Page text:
Samuel Isaly, co-founder of biotech investment giant OrbiMed Advisors, said biotech's recent dip in valuations will likely start to turn around as Big Pharma--"the guys with cash"--start to swoop in and buy up suddenly affordable assets.
Speaking at the BIO CEO and Investor Conference in New York, Isaly said the across-the-board decline in biotech stocks has created a disconnect between share prices and fundamental value. But it remains true that world's largest drugmakers need pipeline assets to appease their investors, and acquiring biotech companies is a tried-and-true means of picking up new drugs, he said.
OrbiMed, founded in 1989, bets on both public and private companies and bills itself as the world's largest healthcare-focused investment firm with about $15 billion under management.
The firm has weathered bull and bear biotech markets alike over that span, Isaly said, all the while trying to stay ahead of the curve by focusing on the needs of the powers that be in the industry. Picking portfolio companies is a matter of predicting what Big Pharma might want to buy down the road, he said, a process he likens to John Maynard Keynes' beauty contest analogy.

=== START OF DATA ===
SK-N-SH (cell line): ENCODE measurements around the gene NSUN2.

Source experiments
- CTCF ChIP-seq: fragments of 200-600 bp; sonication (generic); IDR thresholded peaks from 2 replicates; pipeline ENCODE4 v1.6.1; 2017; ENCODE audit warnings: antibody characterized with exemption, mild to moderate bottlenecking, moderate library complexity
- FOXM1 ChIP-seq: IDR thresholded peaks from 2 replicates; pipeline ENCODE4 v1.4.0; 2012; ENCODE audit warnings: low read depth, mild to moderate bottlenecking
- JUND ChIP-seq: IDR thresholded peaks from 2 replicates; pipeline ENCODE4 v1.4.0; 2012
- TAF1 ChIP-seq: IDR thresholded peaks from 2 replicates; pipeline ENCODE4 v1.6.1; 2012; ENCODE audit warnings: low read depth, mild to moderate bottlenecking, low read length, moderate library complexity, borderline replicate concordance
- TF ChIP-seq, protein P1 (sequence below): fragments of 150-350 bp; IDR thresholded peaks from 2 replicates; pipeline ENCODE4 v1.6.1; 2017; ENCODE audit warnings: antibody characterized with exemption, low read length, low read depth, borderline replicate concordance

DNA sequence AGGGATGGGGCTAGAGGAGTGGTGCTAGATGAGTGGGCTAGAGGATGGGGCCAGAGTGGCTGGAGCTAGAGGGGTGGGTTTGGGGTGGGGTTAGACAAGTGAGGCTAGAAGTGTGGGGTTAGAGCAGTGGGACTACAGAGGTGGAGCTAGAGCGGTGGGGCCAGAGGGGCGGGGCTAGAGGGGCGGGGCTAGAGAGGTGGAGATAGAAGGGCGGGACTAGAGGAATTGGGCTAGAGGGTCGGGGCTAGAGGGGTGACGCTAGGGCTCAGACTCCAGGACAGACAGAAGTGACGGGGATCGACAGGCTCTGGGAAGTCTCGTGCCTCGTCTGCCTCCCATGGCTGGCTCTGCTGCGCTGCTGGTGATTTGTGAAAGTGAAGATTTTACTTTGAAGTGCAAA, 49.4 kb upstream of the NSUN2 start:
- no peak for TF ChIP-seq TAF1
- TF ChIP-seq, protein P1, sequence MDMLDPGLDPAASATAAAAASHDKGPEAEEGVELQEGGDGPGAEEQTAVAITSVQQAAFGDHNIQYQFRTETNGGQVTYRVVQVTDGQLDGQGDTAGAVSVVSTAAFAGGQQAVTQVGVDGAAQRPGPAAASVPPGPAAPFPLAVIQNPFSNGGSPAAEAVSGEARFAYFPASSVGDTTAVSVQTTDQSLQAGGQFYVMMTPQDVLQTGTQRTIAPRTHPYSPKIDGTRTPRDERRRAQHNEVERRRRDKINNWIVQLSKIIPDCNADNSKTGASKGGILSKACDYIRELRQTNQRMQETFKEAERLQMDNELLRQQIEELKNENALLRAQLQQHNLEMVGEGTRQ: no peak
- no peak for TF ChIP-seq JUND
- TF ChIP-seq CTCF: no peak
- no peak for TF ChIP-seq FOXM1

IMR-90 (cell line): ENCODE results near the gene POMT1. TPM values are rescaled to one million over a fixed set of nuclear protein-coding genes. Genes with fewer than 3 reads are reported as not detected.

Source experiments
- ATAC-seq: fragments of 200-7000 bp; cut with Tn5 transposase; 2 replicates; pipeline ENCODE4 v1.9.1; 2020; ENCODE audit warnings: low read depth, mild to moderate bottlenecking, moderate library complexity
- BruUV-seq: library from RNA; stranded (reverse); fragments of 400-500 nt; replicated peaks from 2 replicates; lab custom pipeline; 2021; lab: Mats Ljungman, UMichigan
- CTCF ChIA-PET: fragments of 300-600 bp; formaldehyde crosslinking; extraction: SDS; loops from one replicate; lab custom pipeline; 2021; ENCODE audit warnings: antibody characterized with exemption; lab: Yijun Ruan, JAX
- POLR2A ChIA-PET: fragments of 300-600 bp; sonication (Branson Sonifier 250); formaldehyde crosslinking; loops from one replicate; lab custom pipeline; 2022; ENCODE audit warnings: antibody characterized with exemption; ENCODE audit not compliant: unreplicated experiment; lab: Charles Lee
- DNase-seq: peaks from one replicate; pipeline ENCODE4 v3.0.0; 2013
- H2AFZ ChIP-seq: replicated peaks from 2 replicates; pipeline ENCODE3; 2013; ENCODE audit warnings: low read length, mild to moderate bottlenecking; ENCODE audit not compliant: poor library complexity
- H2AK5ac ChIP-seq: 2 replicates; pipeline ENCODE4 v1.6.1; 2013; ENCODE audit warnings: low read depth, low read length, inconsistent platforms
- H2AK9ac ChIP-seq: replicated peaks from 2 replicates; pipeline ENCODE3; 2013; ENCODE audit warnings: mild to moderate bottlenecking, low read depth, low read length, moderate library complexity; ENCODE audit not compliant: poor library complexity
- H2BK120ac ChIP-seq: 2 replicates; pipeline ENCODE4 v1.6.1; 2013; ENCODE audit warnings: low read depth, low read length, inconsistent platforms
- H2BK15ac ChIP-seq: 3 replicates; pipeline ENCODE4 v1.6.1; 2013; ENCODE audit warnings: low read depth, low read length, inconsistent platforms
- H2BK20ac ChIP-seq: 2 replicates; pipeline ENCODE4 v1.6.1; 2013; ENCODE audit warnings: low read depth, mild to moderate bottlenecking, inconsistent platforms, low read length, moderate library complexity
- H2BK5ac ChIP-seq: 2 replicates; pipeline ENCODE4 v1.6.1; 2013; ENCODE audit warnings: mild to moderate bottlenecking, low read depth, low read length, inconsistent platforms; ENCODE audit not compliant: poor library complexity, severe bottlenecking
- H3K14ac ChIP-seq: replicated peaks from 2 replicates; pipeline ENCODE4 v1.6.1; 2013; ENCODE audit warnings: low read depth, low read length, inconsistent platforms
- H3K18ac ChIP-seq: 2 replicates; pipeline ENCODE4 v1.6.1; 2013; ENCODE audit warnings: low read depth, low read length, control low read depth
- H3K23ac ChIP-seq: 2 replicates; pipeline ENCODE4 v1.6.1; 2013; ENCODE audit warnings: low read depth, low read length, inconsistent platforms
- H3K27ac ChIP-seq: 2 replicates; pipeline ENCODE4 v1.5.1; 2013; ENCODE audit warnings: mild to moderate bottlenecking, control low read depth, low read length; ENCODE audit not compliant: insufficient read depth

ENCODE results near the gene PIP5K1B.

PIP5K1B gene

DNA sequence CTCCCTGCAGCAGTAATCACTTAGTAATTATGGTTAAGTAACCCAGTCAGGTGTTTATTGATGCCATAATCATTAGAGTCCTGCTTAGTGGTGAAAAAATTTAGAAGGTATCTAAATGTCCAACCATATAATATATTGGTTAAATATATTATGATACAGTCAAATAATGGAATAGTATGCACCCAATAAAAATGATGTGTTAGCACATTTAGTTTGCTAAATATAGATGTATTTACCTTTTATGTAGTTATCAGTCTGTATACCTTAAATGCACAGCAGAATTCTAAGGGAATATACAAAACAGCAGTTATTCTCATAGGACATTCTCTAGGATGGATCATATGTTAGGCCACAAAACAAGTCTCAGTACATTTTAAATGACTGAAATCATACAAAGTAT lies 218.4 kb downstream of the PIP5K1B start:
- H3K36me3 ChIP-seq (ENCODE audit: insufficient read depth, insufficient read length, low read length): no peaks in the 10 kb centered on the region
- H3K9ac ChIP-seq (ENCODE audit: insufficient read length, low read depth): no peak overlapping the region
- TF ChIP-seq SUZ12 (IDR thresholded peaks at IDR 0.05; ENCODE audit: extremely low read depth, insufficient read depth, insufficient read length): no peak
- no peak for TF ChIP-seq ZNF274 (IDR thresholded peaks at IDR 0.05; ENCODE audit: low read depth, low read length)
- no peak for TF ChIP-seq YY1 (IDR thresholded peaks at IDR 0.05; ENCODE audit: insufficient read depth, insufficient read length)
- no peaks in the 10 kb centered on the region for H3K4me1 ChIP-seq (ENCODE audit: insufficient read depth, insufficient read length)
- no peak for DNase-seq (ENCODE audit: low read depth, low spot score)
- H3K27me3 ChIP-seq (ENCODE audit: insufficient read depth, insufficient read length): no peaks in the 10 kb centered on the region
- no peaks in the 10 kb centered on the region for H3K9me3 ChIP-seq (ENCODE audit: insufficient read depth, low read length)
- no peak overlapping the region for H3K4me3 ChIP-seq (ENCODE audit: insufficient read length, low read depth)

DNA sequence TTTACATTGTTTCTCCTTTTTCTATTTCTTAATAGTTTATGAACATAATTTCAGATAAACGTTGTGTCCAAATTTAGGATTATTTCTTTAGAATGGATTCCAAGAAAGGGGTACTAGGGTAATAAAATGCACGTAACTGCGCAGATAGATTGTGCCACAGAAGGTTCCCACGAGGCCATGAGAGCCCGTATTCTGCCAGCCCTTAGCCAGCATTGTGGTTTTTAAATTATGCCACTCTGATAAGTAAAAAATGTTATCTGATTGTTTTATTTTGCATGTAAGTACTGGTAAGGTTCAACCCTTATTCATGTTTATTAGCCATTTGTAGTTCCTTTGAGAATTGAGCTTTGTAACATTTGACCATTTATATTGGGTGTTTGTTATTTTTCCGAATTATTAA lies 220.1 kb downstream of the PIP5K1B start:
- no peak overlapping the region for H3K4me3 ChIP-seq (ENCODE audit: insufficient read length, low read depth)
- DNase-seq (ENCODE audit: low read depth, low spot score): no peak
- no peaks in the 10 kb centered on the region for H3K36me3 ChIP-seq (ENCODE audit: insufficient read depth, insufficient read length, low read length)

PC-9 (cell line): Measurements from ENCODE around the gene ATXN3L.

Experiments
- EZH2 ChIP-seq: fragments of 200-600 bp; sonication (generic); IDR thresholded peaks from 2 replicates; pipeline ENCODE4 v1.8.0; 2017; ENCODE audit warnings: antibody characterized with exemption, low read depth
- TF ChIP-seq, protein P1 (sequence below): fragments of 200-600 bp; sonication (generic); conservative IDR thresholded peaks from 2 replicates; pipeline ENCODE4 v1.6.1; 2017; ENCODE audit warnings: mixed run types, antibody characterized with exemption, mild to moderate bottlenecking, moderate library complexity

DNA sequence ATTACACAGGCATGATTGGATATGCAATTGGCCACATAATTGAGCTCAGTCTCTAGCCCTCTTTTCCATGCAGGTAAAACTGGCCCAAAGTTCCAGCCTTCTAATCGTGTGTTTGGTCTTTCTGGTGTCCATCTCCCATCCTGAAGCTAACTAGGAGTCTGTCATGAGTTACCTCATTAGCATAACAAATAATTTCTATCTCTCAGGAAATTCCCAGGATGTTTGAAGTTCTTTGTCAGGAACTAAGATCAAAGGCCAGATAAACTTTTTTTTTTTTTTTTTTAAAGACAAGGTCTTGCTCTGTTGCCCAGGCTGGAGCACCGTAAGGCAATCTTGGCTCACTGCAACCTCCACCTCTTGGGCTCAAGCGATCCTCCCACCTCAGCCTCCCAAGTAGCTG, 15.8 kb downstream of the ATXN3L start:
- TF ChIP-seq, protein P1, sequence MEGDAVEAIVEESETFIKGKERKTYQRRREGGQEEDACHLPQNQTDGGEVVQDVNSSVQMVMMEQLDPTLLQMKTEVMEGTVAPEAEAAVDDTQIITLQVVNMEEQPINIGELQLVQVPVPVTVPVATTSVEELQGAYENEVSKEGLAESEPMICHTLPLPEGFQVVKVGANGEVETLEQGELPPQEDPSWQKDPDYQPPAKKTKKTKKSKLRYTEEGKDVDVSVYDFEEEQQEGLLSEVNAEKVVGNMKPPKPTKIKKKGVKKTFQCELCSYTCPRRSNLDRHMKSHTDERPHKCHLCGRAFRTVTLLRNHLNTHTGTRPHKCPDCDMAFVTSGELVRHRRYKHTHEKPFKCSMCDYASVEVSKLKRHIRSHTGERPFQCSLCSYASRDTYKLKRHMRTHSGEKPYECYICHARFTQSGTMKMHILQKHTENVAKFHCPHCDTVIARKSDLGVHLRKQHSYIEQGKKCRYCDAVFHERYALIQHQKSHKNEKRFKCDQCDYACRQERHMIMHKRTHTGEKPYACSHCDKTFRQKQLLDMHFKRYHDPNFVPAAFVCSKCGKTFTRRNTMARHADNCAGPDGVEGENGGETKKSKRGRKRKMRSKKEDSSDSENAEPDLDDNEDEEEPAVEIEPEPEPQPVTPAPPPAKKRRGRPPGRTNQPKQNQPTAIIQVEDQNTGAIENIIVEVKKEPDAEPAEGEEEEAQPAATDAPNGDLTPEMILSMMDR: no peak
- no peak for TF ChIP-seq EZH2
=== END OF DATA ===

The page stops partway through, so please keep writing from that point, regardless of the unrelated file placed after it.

In 1936's The General Theory of Employment, Interest and Money, Keynes compared Wall Street to a newspaper contest in which players "have to pick out the 6 prettiest faces from a hundred photographs, the prize being awarded to the competitor whose choice most nearly corresponds to the average preferences of the competitors as a whole; so that each competitor has to pick not those faces which he himself finds prettiest, but those which he thinks likeliest to catch the fancy of the other competitors."
"That's anticipating the investors," Isaly said, as quoted by MedCity News. "When evaluating a company, you ask questions like: What's the outlook two years from now? What technologies will come out? In venture capital, how long will the value last, and when to an inflection point?"
- read Isaly's comments in MedCity News